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Lama Tendar Olaf Hoeyer
  The editor  of this page
  Tendar Olaf Hoeyer  is a
  Danish Lama or Dharma
  teacher  of  the  Karma
  Kagyu   tradition   since
  1994; his expertise is in
  classical meditation and
  applied Buddhist view.

Background picture shows the fifth Shamar Konchok Yenlag Rinpoche.

A brief account of the successive Shamarpa reincarnations


The 3rd Shamar Rinpotje, excerpt from an old tangkha painting. Unknown artist - and unknown photographer.

 This brief account of the successive Shamarpa reincarnations is extracted from ‘The Garland of Moon Water Crystal’ authored by Situ Chökyi Jungne and Belo Tsewang Künkhyab. The picture above shows the 3rd Shamar Chöpal Yeshe Rinpotje, excerpt from an old tangkha painting.

Click here for the text of this page as a PDF file. The PDF files are better suited for printing on paper than the HTML files on the website. The PDF files contain the same text, they have page numbers and a more simple design for paper size A4.Compiled by Khenpo Chodrag Tenpel
translated by Kiki Ekselius


 The tradition of a successive line of reincarnations originated in twelfth century Tibet with the first Karmapa Düsum Khyenpa. The lineage of the Shamarpa reincarnations dates back to the same century and that lineage is the second line of successive reincarnations in the history of that tradition. The Shamarpa lineage of reincarnation began during the time of Rangjung Dorje, the third Karmapa who presented his principal disciple, Khaydrup Tragpa Senge, with a ruby-red crown while conferring the status Shamarpa which means ‘Holder of the Red Crown’. That red crown is a replica of the black crown worn by the Karmapas, and it exemplifies the close relationship that exists between these two lines of reincarnation in that the Karmapas and the Shamarpas are emanations of the same mind-stream and that they are therefore regarded inseperable. The second Karmapa, Karma Pakshi, said: “Future Karmapas will manifest in two forms”. That statement was later clarified by the fourth Karmapa, Rolpe’i Dorje, when he designated the Shamarpa reincarnates as a second manifestation of himself. The Shamarpas are also known as an emanation of Amitabha, The Buddha of Boundless Light.

 Tibetan historical records refer to the Karmapa as ‘Karma Shanagpa’ which means ‘Karmapa, Holder of the Black Crown’ and the Shamarpas as ‘Karma Shamarpa’ which means ‘Karmapa, Holder of the Red Crown’. These designations are found in the historical records authored by several well-known Tibetan Buddhist masters, masters such as Golo Shonnu Pal (1392-1481), Pawo Tsuglag Trengwa (1504-1516), the fifth Dalai Lama, Ngawang Lozang Gyamtso (1617-1682) and the eighth Situpa Chökyi Jungnay (1700-1774).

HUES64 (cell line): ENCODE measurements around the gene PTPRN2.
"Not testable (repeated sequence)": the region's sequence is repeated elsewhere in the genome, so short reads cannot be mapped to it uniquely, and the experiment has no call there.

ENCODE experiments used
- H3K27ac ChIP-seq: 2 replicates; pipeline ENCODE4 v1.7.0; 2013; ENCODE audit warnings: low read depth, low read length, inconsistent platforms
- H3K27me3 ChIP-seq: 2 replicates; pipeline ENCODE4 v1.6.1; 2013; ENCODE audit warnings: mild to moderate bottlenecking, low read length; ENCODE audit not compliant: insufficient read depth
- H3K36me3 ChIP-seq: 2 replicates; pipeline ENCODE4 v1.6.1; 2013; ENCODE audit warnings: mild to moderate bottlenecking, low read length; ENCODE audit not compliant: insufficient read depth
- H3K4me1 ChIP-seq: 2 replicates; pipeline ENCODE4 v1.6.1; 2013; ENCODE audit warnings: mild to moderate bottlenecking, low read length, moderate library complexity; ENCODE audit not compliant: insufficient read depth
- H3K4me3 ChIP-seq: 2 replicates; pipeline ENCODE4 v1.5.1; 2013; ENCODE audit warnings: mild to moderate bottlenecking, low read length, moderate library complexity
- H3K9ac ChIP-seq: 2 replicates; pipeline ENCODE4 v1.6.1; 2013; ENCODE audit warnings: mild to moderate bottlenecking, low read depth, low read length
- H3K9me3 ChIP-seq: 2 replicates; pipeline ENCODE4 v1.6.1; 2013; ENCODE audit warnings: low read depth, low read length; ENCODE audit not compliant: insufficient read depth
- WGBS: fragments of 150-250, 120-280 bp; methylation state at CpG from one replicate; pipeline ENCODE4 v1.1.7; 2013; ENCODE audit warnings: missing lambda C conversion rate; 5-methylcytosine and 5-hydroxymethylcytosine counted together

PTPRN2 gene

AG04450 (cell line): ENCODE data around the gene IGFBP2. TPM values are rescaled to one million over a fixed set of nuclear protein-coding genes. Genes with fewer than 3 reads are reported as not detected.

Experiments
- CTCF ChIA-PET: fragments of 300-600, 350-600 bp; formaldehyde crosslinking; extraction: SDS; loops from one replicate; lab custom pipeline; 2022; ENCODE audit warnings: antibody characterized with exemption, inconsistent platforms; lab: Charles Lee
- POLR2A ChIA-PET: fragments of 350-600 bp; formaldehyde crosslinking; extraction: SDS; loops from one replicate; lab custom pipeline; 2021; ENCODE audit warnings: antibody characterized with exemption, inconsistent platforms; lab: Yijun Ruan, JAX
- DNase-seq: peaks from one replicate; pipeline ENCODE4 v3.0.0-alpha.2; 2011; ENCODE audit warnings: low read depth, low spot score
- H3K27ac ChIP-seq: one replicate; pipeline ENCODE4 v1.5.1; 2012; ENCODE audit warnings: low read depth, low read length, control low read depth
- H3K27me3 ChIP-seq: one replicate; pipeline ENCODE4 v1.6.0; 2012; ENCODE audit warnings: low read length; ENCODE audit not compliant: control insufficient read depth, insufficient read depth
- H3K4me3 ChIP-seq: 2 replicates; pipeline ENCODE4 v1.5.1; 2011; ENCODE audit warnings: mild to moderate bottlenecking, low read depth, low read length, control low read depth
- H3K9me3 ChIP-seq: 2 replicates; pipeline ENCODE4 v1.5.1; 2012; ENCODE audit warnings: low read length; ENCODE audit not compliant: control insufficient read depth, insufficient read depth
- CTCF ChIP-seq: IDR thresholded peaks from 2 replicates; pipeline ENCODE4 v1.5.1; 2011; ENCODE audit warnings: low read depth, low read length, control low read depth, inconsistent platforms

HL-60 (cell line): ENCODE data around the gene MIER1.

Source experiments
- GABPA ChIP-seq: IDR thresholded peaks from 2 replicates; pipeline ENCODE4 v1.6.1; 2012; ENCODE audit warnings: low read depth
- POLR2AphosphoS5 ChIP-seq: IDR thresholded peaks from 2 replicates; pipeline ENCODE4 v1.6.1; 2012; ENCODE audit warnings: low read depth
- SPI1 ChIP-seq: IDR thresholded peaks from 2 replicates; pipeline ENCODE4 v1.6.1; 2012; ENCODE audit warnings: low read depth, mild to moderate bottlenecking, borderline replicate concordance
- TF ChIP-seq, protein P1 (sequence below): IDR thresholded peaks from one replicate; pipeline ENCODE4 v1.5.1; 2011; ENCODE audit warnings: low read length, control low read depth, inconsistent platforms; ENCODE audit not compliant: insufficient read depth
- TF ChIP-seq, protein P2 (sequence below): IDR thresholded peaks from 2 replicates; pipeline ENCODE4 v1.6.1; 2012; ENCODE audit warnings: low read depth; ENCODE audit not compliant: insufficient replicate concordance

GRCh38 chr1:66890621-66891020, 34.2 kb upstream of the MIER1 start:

It is important to understand that the crowns are simply symbols of the activity to accomplish the welfare of beings, the crowns do not denote separate lineages, both, ‘The Black Hat Lama’ and ‘The Red Hat Lama’ are of the Karma Kagyü Lineage.


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      The First Shamarpa, Khaydrup Tragpa Senge, (1284-1349)

    was the principal disciple of the third Karmapa, Rangjung Dorje. He is known as an accomplished master both in terms of scholastic achievements and meditation.


      The Second Shamarpa, Kachö Wangpo, (1350-1405)

    was recognized by the fourth Karmapa, Rölpe’i Dorje. He was Rölpe’i Dorje’s main student and he was learned as well as accomplished in meditation. Kachö Wangpo recognized the 5th Karmapa, Deshin Shegpa, and he was his principal Lama. He is well-known for having furthered the Kagyü teachings to a great extent and he authored many treatises that elucidate the teachings of the Kagyü lineage.


      The Third Shamarpa, Chöpal Yeshe, (1406-1452)

    was identified by the fifth Karmapa, Deshin Shegpa, and he became his disciple. Chöpal Yeshe is renowned for having constructed several monasteries and retreat-centers. He was also able to abolish the practice of animal sacrifice in the regions of Tibet where that custom had continued.


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      The Fourth Shamarpa, Chökyi Tragpa Pal Yeshe, (1453 -1526)

    was recognized by the seventh Karmapa, Chödrak Gyamtso, who became his Lama. Chökyi Tragpa Pal Yeshe is known for having embraced, without bias, the different approaches in Buddhism. The famous Tibetan monastery Ga Mamo Tashi Rabten was founded by him. He also established many smaller monasteries. During his travels outside Tibet, Chökyi Tragpa built many monasteries, among others there are four monasteries in Bhutan and he was the first of the Shamar reincarnates to visit Nepal where he built a small monastery in Swayambhunath, one of the country’s most sacred places. Upon returning to his home-land, he acted as the king of Tibet for a period of twelve years and he ruled the country on the basis of strict adherence to Buddhist principles. His scholarly achievements include his fourteen compositions which interpret the meanings of various Sutras and Tantras.